In a small apartment unit in the Beit Hakerem neighborhood of Jerusalem, I met with Dr. Yehuda Stolov, the Executive Director of Interfaith Encounter Association. IEA works across the country creating dialogue in order to promote positive relations within and between communities as an infrastructure for peace.

In the summer of 2001, Dr. Stolov thought of creating an organization that brings people together for two reasons: firstly, interfaith dialogue, although it existed, did not attract many people since it usually consisted of people lecturing to an audience about dialogue, and secondly, there was a lack of non-political based NGOs. He felt that, even if an agreement occurred, it would never be sustainable if there was still such social, person-to-person separation.

“We live in the same neighborhood,” Yehuda describes, “We have to overcome all of these prejudices and negative stereotypes that compose our image of the other.” Even as he admits that people have fear and hatred of the other side, he quickly flips the coin to optimism. “All of these negative images we have are just assumptions,” he says, “they have very little to do with reality.”

Dr. Stolov decided to take it into his own hands to bring people together. “If we organize encounters between Jews, Muslims, Christians and Druze of the Holy Land and these encounters will be deep and positive, people, through them, will get the opportunity to really know the other…then they will build relationships that can be later used to build upon the arrangements on the political level.”

Encounters can occur in groups as small as four or as large as 70 people, from six years old to 92 years old. From children’s groups, university groups, and adult groups, to groups for elders, 38 groups have been formed spanning from the upper Galilee to Elat. Each group is run by an Interfaith Coordinator who is responsible for the ongoing activity of the group. They have eight Israeli Palestinian groups, and often these are the most challenging since both parties cannot travel freely to areas.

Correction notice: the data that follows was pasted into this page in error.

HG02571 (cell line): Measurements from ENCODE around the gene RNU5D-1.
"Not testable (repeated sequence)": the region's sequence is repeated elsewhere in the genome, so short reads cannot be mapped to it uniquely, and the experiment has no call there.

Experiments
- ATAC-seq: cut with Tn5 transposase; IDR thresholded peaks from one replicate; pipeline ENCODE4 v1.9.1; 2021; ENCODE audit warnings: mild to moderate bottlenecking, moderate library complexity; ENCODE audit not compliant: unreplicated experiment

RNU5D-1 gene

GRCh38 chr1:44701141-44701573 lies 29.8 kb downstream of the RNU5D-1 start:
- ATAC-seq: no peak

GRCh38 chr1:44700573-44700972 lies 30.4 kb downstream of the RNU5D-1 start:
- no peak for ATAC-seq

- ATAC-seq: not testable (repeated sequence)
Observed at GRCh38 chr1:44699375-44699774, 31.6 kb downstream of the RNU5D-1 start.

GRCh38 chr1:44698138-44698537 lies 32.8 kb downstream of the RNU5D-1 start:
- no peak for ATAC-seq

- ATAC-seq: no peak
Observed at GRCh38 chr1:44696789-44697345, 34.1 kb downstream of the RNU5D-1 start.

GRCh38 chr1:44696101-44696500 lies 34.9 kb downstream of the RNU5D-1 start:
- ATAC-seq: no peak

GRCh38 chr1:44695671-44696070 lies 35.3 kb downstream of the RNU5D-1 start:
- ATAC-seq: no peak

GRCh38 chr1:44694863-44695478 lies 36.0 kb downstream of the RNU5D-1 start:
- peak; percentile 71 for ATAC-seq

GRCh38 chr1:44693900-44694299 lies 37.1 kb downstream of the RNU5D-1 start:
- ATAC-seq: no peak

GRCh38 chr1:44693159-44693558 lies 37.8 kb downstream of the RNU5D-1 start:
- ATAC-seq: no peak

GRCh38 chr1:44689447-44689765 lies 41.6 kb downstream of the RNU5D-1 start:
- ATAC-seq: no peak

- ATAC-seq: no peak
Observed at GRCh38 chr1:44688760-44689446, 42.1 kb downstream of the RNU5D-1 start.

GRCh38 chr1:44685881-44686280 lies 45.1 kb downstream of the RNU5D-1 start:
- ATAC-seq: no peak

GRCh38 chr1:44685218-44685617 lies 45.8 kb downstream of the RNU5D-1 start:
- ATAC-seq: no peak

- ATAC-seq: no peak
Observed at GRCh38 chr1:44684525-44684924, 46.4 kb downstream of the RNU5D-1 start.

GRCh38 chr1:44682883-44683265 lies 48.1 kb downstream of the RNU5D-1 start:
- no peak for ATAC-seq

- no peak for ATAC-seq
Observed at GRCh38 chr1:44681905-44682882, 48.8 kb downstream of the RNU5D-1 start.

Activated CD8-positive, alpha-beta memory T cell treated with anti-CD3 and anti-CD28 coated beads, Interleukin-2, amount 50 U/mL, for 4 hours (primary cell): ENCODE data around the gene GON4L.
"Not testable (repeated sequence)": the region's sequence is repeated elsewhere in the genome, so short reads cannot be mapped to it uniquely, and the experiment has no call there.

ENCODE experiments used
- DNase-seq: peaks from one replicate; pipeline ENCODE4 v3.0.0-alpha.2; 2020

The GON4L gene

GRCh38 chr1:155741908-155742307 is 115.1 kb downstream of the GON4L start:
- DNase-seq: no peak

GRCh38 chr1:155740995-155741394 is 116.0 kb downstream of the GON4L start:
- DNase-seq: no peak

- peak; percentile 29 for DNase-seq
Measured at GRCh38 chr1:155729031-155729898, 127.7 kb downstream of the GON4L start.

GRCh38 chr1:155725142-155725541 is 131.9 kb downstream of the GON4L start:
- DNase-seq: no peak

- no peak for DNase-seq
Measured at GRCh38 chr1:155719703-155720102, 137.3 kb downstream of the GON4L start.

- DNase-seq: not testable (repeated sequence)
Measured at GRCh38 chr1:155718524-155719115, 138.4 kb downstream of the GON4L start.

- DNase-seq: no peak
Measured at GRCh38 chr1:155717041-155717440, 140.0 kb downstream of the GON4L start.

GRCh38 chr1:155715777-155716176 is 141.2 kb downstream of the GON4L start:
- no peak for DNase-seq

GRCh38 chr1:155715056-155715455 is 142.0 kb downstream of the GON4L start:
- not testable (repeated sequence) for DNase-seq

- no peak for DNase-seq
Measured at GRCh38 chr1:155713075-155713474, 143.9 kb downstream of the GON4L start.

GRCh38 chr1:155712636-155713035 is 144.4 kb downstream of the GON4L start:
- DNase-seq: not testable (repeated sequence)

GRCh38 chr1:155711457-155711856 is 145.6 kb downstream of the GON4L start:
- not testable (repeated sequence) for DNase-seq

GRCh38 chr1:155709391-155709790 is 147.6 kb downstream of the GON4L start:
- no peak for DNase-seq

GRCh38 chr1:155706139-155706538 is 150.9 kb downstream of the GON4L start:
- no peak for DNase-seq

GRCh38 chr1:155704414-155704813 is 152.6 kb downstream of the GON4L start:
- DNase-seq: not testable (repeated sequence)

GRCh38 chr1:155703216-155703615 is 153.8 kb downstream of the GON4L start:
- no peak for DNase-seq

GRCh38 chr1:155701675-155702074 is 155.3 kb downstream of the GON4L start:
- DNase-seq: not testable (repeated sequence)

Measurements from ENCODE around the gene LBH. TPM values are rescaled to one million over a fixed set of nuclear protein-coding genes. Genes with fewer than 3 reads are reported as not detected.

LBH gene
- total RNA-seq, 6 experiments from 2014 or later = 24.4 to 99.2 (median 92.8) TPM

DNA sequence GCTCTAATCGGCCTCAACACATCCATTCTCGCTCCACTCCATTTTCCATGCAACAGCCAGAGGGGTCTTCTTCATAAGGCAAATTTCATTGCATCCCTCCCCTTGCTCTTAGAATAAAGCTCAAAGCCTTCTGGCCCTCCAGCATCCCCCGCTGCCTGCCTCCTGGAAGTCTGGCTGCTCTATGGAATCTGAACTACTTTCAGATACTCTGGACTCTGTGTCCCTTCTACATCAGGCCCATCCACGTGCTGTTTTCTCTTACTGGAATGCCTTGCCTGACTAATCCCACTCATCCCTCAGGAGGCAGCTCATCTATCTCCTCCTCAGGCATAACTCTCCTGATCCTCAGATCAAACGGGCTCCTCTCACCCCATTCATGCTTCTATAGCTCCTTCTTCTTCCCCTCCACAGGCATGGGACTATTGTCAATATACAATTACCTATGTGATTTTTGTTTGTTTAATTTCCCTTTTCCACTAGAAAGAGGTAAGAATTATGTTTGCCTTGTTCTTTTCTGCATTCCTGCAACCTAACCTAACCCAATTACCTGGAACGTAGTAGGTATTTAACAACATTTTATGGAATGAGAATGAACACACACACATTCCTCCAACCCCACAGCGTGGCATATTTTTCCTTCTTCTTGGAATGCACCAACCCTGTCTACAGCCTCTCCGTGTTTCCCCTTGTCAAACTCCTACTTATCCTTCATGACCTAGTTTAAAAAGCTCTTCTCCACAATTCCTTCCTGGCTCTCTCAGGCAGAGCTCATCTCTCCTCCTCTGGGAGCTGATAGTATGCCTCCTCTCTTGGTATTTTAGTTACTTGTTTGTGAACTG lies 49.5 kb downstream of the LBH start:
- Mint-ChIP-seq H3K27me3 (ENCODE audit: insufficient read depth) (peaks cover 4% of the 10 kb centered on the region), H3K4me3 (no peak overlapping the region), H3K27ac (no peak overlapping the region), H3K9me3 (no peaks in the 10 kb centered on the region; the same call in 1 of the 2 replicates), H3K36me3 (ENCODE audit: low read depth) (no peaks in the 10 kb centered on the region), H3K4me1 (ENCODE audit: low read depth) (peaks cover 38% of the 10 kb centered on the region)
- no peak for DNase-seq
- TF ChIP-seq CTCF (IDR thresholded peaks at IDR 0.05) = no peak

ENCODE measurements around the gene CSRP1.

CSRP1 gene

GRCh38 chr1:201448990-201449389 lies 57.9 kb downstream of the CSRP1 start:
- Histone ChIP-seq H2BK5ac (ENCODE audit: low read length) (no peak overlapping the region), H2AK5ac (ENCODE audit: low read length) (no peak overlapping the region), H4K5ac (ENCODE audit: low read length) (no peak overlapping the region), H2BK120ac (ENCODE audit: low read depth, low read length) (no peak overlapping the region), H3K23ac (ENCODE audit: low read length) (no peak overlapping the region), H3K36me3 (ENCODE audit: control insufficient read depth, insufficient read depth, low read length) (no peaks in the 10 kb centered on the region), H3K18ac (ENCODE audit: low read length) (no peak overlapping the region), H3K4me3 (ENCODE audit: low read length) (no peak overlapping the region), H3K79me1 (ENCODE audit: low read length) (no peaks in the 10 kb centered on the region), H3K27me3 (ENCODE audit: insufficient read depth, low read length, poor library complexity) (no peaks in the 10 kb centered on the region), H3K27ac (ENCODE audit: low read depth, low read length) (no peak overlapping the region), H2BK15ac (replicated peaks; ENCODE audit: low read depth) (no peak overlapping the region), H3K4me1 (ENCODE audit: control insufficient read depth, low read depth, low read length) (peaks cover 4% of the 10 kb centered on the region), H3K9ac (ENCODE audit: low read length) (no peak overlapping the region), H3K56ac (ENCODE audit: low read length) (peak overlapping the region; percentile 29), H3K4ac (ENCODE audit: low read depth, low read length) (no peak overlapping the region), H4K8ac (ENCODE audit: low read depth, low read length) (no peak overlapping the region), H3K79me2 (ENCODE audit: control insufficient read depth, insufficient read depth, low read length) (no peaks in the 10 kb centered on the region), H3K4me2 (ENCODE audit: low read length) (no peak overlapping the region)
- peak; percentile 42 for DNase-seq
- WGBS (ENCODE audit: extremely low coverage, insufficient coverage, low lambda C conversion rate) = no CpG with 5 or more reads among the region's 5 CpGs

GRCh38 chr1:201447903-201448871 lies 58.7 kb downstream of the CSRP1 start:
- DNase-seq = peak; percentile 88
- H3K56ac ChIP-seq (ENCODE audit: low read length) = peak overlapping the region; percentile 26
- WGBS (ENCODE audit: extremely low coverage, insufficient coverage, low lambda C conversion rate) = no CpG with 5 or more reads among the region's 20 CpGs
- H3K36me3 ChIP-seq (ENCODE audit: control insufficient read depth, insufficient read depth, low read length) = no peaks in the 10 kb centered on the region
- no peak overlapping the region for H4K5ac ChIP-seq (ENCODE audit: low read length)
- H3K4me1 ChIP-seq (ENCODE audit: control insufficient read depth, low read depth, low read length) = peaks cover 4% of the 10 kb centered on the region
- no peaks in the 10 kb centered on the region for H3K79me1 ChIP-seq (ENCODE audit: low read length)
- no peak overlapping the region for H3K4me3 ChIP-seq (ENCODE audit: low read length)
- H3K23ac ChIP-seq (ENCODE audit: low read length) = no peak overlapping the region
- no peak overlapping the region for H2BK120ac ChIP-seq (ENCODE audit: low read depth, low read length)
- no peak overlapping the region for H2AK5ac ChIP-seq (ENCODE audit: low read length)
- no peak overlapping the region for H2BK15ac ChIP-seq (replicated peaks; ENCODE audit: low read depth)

“The main challenge is technical…What you would expect to be the biggest challenge is not the challenge at all: which is finding people to participate, both Israelis and Palestinians. For me, it is a very positive sign of the maturity of both societies.”

Facilitators ask participants to simply represent themselves, rather than their political viewpoints or religious beliefs. Instead, participants speak of an array of topics: life, death, mourning, traditions, and more. “People connect very strongly, very quickly, once you put politics aside and invite people to speak from the heart and to listen to the other in the same way.” IEA hopes these groups will act as a mechanism of change and that the more people that go through the process of encounters, the more the communities as a whole change.

Even with relentless optimism, Dr. Stolov does not close his eyes to the reality of the situation and why the conflict remains unsolved. “Most people are trapped with the political model,” he says. “It will take time to bring people together and most people don’t want to wait this amount of time, so they look for shortcuts. And the political way always looks short.”

Stolov, who has seen nearly the entire history of the conflict unfold, pleads caution to those forming quick and one-sided opinions: “If you form your opinion about the situation here just from the news flashes, you can be sure that your opinion is very, very far from the truth. The news tends to focus on violence and on clichés. There will be some issues that always attract the attention of the media. The situation is much, much more complex.” Stolov recognizes the need to see both sides, and stresses how important this is for foreigners who come to the Holy Land to learn about the conflict. “In the good programs, people come out totally confused. I say that means you got a taste of the variety of views and components that need to be put into the equation in order to find the solution. Of course if you hear only one component of the issue with one point of view, then it is very easy! But there are maybe twenty other points of view that all need to be part of the harmony that will be built at the end. You have to understand the complexity.”

But it is clear that deciding on the model for peace is not up to him and his organization. All he knows for sure is that dialogue and breaking down the walls of stereotypes and assumptions are essential for a better future. “We will stop being afraid of other people. We will welcome other people, we will have good relations, we will have friends from other communities with whom we visit. We will go to their weddings; they will come to our weddings,” says Stolov. “All we need to reach from the present to this utopia future is a change of mind, a change of understanding, a change of awareness.”

To learn more about Interfaith Encounter Association, visit: